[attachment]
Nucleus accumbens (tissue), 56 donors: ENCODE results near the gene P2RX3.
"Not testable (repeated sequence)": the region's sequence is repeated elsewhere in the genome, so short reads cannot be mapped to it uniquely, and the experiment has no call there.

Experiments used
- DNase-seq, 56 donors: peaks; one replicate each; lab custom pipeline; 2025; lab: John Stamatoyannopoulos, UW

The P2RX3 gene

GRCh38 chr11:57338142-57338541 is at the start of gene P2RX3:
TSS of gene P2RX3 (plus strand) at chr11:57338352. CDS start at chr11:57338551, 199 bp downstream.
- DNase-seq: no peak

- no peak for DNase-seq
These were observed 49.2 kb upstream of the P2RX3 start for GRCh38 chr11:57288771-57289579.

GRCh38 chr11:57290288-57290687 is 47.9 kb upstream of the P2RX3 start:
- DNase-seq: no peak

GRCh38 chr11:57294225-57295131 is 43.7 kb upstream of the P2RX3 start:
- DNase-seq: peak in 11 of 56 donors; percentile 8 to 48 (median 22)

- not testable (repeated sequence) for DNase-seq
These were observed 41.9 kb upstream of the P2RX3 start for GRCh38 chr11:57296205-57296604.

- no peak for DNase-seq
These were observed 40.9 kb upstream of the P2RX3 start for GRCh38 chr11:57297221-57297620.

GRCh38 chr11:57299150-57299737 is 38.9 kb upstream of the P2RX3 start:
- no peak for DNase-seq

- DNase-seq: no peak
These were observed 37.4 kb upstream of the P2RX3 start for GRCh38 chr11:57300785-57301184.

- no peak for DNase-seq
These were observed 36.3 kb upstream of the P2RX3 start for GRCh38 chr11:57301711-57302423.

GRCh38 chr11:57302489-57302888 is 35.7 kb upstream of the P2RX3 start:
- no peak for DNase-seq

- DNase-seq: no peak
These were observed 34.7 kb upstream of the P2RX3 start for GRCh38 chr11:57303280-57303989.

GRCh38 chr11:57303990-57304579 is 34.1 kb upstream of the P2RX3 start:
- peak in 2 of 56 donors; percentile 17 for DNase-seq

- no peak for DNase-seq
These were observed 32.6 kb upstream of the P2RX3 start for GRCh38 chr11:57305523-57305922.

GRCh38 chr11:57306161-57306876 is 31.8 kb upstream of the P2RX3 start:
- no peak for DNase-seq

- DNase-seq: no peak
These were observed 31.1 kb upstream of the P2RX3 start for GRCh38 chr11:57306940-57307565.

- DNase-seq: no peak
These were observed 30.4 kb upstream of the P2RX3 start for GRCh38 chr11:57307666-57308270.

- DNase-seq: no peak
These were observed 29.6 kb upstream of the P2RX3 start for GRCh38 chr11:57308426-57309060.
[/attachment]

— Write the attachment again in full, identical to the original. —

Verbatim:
Nucleus accumbens (tissue), 56 donors: ENCODE results near the gene P2RX3.
"Not testable (repeated sequence)": the region's sequence is repeated elsewhere in the genome, so short reads cannot be mapped to it uniquely, and the experiment has no call there.

Experiments used
- DNase-seq, 56 donors: peaks; one replicate each; lab custom pipeline; 2025; lab: John Stamatoyannopoulos, UW

The P2RX3 gene

GRCh38 chr11:57338142-57338541 is at the start of gene P2RX3:
TSS of gene P2RX3 (plus strand) at chr11:57338352. CDS start at chr11:57338551, 199 bp downstream.
- DNase-seq: no peak

- no peak for DNase-seq
These were observed 49.2 kb upstream of the P2RX3 start for GRCh38 chr11:57288771-57289579.

GRCh38 chr11:57290288-57290687 is 47.9 kb upstream of the P2RX3 start:
- DNase-seq: no peak

GRCh38 chr11:57294225-57295131 is 43.7 kb upstream of the P2RX3 start:
- DNase-seq: peak in 11 of 56 donors; percentile 8 to 48 (median 22)

- not testable (repeated sequence) for DNase-seq
These were observed 41.9 kb upstream of the P2RX3 start for GRCh38 chr11:57296205-57296604.

- no peak for DNase-seq
These were observed 40.9 kb upstream of the P2RX3 start for GRCh38 chr11:57297221-57297620.

GRCh38 chr11:57299150-57299737 is 38.9 kb upstream of the P2RX3 start:
- no peak for DNase-seq

- DNase-seq: no peak
These were observed 37.4 kb upstream of the P2RX3 start for GRCh38 chr11:57300785-57301184.

- no peak for DNase-seq
These were observed 36.3 kb upstream of the P2RX3 start for GRCh38 chr11:57301711-57302423.

GRCh38 chr11:57302489-57302888 is 35.7 kb upstream of the P2RX3 start:
- no peak for DNase-seq

- DNase-seq: no peak
These were observed 34.7 kb upstream of the P2RX3 start for GRCh38 chr11:57303280-57303989.

GRCh38 chr11:57303990-57304579 is 34.1 kb upstream of the P2RX3 start:
- peak in 2 of 56 donors; percentile 17 for DNase-seq

- no peak for DNase-seq
These were observed 32.6 kb upstream of the P2RX3 start for GRCh38 chr11:57305523-57305922.

GRCh38 chr11:57306161-57306876 is 31.8 kb upstream of the P2RX3 start:
- no peak for DNase-seq

- DNase-seq: no peak
These were observed 31.1 kb upstream of the P2RX3 start for GRCh38 chr11:57306940-57307565.

- DNase-seq: no peak
These were observed 30.4 kb upstream of the P2RX3 start for GRCh38 chr11:57307666-57308270.

- DNase-seq: no peak
These were observed 29.6 kb upstream of the P2RX3 start for GRCh38 chr11:57308426-57309060.